After Negan’s highly anticipated introduction on The Walking Dead, it feels as if the series has screwed the pooch on presenting the biggest bad yet.
The buzz behind AMC’s decision to bring the leather jacket-wearing, Lucille-toting madman to the series was through the roof even before Negan stepped onscreen. Since then, the big villain has become more cartoonish as the seasons have progressed. Did The Walking Dead ruin Negan or is it the other way around?
When Glenn and Sgt. Abraham met their gruesome ends, audiences were faced with a threat unlike anything The Walking Dead had seen--although the eye patch-wearing Governor (David Morrissey) and his creepy aquarium full of zombie heads did prove to be quite jarring. Rick and the gang walked away from that mess. Can Season 8 handle Negan in a worthwhile manner before it’s too late?
Comic Book Expectations
Two years ago Jeffrey Dean Morgan was announced as the one to step into Negan’s shoes. His performances in genre fair like The Watchmen and Supernatural showed he has the intensity, charisma and clout to bring the villain to life. But there’s always something risky about bringing an iconic character out of its comic book element.
Since his epic introduction, it feels as if the writers have been inclined to showcase their love for the Robert Kirkman-created big bad by weighing down each and every scene he's in with his personal quirks. But The Walking Dead is often mired in brooding drama and unrelenting grit. As charismatic as Negan is, some of his over-the-top behavior just feels out of place.
From the potty mouth monologuing to his unrelenting lust for power, it sometimes feels as if Negan would fit in better as an old school James Bond villain. When the big bad comes off more cartoonish than evil, everyone else starts looking like buffoons for cowering in fear.
Ever since Negan set our heroes’ lives upside down, The Walking Dead has become an exercise in patience. This is post-apocalyptic hellscape where the zombies have become an afterthought. That’s the point, we get it. But when the show inflicted the worst possible trauma on Rick and the gang--through Negan’s murderous intro--the expectations for retaliation and justice came quickly.
A season and a half later, we’re still waiting. Since the deaths of Glenn and Abraham, the crew have undergone changes and new characters have entered the fray. And still, somehow Negan and his Saviors are still running the joint. Once justice for Glenn and Abraham is finally had, will it be too late for anyone to care?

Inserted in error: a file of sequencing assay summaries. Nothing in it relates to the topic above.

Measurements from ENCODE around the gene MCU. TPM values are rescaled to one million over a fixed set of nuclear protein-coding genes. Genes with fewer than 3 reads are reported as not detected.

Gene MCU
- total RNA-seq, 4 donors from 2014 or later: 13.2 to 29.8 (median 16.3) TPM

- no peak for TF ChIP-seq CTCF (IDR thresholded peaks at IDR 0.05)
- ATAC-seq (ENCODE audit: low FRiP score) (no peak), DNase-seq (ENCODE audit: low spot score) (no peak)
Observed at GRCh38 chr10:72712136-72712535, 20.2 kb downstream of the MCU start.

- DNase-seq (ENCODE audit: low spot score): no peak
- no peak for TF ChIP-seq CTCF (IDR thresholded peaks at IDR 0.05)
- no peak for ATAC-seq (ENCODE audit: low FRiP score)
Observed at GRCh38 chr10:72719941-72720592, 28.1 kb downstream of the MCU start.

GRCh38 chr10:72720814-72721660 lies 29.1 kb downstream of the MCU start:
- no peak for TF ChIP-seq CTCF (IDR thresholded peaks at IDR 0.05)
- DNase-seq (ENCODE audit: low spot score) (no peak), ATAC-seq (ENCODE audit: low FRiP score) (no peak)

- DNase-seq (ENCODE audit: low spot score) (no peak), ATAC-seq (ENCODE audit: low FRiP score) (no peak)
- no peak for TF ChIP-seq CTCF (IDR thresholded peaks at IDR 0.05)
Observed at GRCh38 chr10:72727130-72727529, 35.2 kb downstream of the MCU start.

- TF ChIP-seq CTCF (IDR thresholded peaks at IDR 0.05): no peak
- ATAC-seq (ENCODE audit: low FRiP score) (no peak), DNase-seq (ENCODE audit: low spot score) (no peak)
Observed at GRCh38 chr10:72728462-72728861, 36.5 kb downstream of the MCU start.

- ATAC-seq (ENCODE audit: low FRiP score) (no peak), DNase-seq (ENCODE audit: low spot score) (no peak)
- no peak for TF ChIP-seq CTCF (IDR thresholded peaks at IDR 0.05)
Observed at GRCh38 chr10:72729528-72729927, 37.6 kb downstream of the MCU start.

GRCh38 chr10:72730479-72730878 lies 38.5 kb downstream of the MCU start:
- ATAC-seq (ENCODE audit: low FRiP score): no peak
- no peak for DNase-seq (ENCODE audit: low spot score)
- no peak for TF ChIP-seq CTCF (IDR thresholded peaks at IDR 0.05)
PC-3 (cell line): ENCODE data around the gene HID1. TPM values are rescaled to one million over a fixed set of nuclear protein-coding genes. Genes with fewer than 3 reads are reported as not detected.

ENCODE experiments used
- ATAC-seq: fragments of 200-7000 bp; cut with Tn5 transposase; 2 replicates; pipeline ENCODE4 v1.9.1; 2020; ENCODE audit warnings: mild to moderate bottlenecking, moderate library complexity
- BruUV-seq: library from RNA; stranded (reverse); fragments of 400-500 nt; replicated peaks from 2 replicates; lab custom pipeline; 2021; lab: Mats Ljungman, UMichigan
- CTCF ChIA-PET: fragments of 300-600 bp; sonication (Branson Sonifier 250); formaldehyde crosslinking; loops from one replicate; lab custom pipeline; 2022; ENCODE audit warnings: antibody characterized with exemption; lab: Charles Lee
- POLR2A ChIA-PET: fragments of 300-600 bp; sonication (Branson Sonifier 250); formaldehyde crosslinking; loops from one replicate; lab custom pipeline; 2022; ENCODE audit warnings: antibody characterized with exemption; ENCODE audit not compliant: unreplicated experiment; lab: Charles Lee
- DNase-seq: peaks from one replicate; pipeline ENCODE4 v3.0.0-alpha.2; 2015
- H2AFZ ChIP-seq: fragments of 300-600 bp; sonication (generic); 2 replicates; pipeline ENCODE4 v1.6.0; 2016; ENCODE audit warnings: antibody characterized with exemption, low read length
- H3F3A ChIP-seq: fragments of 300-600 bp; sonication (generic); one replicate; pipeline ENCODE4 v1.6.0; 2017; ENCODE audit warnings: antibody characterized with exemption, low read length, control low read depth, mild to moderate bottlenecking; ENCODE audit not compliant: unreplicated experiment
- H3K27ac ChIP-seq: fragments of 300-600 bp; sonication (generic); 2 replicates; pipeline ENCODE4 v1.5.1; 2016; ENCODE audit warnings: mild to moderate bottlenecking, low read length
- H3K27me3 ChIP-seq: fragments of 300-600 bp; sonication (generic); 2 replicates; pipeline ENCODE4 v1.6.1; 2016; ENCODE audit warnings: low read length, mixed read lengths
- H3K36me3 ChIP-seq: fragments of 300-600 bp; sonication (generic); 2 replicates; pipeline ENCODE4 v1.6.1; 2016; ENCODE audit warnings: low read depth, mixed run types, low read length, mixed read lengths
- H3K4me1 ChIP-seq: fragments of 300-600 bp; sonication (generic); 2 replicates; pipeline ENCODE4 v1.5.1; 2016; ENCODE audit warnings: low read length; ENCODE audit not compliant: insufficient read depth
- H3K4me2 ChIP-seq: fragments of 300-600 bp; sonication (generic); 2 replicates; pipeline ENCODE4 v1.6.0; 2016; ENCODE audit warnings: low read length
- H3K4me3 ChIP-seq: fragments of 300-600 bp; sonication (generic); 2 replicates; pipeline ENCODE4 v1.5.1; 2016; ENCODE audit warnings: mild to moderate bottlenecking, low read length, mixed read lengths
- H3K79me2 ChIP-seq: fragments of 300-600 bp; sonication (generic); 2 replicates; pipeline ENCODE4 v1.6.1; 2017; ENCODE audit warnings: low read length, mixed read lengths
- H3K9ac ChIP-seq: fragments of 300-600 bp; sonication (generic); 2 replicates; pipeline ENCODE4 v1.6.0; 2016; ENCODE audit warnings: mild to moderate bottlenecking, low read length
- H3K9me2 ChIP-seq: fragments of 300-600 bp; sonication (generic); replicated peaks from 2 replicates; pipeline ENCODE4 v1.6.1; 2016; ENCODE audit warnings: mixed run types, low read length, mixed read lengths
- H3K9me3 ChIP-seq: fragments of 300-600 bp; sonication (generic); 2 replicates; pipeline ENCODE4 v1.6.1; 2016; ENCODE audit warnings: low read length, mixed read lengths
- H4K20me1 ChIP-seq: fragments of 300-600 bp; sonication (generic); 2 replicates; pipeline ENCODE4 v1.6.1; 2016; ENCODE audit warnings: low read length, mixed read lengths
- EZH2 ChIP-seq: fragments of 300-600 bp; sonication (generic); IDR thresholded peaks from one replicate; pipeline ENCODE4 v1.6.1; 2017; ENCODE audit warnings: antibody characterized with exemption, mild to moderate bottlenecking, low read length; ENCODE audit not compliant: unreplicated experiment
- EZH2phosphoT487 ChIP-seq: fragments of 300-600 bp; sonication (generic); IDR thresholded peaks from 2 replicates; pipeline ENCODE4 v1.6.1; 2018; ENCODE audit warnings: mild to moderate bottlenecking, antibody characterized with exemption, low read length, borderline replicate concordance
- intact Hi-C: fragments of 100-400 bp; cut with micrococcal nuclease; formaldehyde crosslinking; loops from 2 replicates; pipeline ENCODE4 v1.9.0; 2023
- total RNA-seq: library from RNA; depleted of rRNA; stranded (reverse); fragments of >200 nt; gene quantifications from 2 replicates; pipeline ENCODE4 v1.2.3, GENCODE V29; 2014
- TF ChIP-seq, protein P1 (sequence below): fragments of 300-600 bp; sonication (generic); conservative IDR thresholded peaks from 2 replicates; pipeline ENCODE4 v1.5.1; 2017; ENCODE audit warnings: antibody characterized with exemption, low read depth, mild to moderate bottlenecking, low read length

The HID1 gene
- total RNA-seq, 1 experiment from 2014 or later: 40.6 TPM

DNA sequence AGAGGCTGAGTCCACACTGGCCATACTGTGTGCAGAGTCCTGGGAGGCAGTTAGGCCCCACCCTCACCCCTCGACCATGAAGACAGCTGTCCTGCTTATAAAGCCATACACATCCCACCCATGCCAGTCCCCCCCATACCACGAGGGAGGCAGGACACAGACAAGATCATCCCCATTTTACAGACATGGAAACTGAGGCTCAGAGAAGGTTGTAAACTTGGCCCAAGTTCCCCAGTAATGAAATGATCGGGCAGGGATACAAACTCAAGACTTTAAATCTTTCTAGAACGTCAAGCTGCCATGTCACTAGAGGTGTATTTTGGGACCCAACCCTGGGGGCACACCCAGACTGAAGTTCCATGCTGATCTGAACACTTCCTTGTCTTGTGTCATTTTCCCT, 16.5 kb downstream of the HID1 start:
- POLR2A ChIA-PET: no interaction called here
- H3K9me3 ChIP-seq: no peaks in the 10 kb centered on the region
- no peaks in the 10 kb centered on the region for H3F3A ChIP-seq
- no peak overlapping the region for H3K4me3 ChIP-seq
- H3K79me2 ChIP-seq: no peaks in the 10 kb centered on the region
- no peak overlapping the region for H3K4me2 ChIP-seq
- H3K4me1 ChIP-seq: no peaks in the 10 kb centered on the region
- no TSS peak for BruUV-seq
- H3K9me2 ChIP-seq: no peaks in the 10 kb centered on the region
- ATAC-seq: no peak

Will There Ever Be a Bigger-er Bad Than Negan?
If looking back at The Governor’s two-season run is any indication, it’s that Negan should meet his maker sometime this season. But what happens then?
The Walking Dead has brought in massive ratings for years now and--aside from the huge draw of fan faves like Rick, Daryl, and Michonne--the big allure is always watching the gang overcome one bloody challenge after the next. As formidable opponents go, Negan is the biggest. Once he’s gone, is it all downhill from here?
The last things Walking Dead fans need is to constantly compare the seasons to come to the show’s heydey. Will the death of Negan lock in a final expiration date for AMC’s zombie juggernaut?
Sunday’s (Nov. 19) episode, The Big Scary U, picked up on Negan where the Season 8 premiere left him: in a trailer with Father Gabriel (Seth Gilliam), surrounded by ravenous walkers.
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The premiere found Maggie (Lauren Cohan) and Rick leading their first real coup against The Saviors. It was a moment that felt long overdue. And while the attack didn’t end Negan’s life, it did open up the opportunity to get a better understanding of the leader. All this time, we’ve only really seen the murder-loving, bat-wielding, evil-monologuing Negan--and those traits have been shoved down the audience’s throat relentlessly.
A good way of fixing a cartoonish villain is adding a bit of humanity to the mix. Everyone was someone else before the zombie apocalypse hit. And even though an entire episode exploring Negan’s backstory doesn’t exactly sound like the right move--having too much sympathy for a big bad is never a good thing--watching Gabriel bond with him on an emotional level adds a new layer to the mix. It turns out Negan helped children before the outbreak happened. He had a wife who loved him. Then the dead started to rise--and everything changed.
It’s been over a year since Jeffrey Dean Morgan first brought his version of Negan to The Walking Dead. We’ve seen him bash heads, punish followers, and taunt Rick’s crew, all with that signature mustache-twirling bravado. All it takes is a little emotional truth to bring a big villain down to size. Once that happens, the compelling conflict can truly begin.
The Walking Dead airs Sundays at 9 p.m. ET/PT. The extra-long midseason finale is set to hit AMC on Sunday, December 10.